The question of whether the majority of the absorption systems are truly intervening at cosmological distances from the quasar, or ejected by it, which had received considerable interest in the earlier days, is now settled in favor of the intervening hypothesis. The huge momentum requirements for ejection (Goldreich & Sargent 1976), the outcome of the Bahcall & Peebles test (1969; Young et al 1982a) for a random redshift distribution of absorbers to different QSOs, the discovery of galaxies at the same redshifts as metal absorption systems (Bergeron 1986), and the detection of high metallicity gas in systems close to the QSO and low metallicities more than 30000 km-1 away from it (Petitjean et al 1994) leave no doubt that most of the systems are not physically related to the QSO against which they are observed.
The basic observational properties of the Ly forest were established in the late 1970s and early 1980s when the combination of 4m telescopes (e.g., the AAT, KPNO, MMT, Palomar) and sensitive photon counting electronic detectors (e.g. the University College London's IPCS) first permitted quantitative spectroscopy on high redshift QSOs to be performed. Making use of the new technology the work by Sargent et al. (1980) set the stage for what for many years has been the standard picture of the Ly forest: Ly absorbers were found to be consistent with a new class of astronomical objects, intergalactic gas clouds, which are distinct from galaxies (and metal absorption systems) by their large rate of incidence (dN/dz) and their weak clustering. Upper limits on the gas temperature and estimates for the ambient UV flux and for the cloud sizes were found to be consistent with a highly ionized (nHI / nH 10-4) optically thin gas kept at a temperature T ~ 3 × 104K by photoionization heating. Sargent et al (1980) suggested that denser clouds in pressure equilibrium with a hotter (ie. more tenuous) confining intercloud medium (ICM) could explain the apparent lack of change of these objects with time. It was argued that this picture matches the inferred cloud properties better than clouds held together by gravity, and there were a number of other appealing features. In the wake of the dark matter-based structure formation scenarios, the pressure confined clouds have given way to models where Ly clouds arise as a natural immediate consequence of gravitational collapse. These results are discussed later.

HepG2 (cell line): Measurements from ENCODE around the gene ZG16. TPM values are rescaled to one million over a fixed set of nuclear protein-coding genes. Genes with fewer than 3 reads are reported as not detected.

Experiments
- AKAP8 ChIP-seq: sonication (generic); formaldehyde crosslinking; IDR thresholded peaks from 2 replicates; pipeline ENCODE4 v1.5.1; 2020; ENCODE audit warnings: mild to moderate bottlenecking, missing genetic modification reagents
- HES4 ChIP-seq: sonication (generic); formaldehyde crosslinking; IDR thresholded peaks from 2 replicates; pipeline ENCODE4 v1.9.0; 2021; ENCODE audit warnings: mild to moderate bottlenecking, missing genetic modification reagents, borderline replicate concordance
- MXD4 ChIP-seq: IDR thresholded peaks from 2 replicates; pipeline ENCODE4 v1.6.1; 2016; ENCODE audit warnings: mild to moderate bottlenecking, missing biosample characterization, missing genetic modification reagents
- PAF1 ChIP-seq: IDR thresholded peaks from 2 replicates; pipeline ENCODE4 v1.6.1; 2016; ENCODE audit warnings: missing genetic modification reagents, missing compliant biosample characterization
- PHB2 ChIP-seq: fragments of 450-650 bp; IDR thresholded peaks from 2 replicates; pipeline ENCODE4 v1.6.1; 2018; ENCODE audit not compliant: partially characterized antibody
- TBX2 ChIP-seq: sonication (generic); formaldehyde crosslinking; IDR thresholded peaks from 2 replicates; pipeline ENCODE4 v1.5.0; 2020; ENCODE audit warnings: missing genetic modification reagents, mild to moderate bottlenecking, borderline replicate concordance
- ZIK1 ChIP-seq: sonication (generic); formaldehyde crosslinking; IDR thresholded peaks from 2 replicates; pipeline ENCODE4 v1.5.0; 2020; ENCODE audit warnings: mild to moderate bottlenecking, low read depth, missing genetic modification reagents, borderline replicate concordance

In an earlier review, Weymann et al (1981) introduced a classification of absorption systems that is still useful, although some of the distinctions introduced have been blurred by the most recent research (Tytler et al 1995; Cowie et al 1995). In particular, the earlier review distinguished two classes of absorption systems, physically separated from the QSO environment, according to whether they do, or do not, show metal absorption lines in addition to the ubiquituous Ly. For most of the Ly clouds detectable with current technology (N(HI) 1012 cm-2) metal lines with metallicities common at high redshifts (Z 10-2 Z) are simply below the detection threshold. Therefore this classification is simply an observational one. Rather than explore the nature of the division, if appropriate, between metal absorbers and Ly systems here we will concentrate on the low column density absorbers. The study of metal absorption systems, possibly of great relevance to galaxy formation, is left for future review.
Below we first discuss observational techniques and observed properties of Ly systems (using the terms absorption systems, absorbers, clouds interchangeably). Then we turn to various models of Ly absorbers, and finally we address some recent results, and speculate about future developments.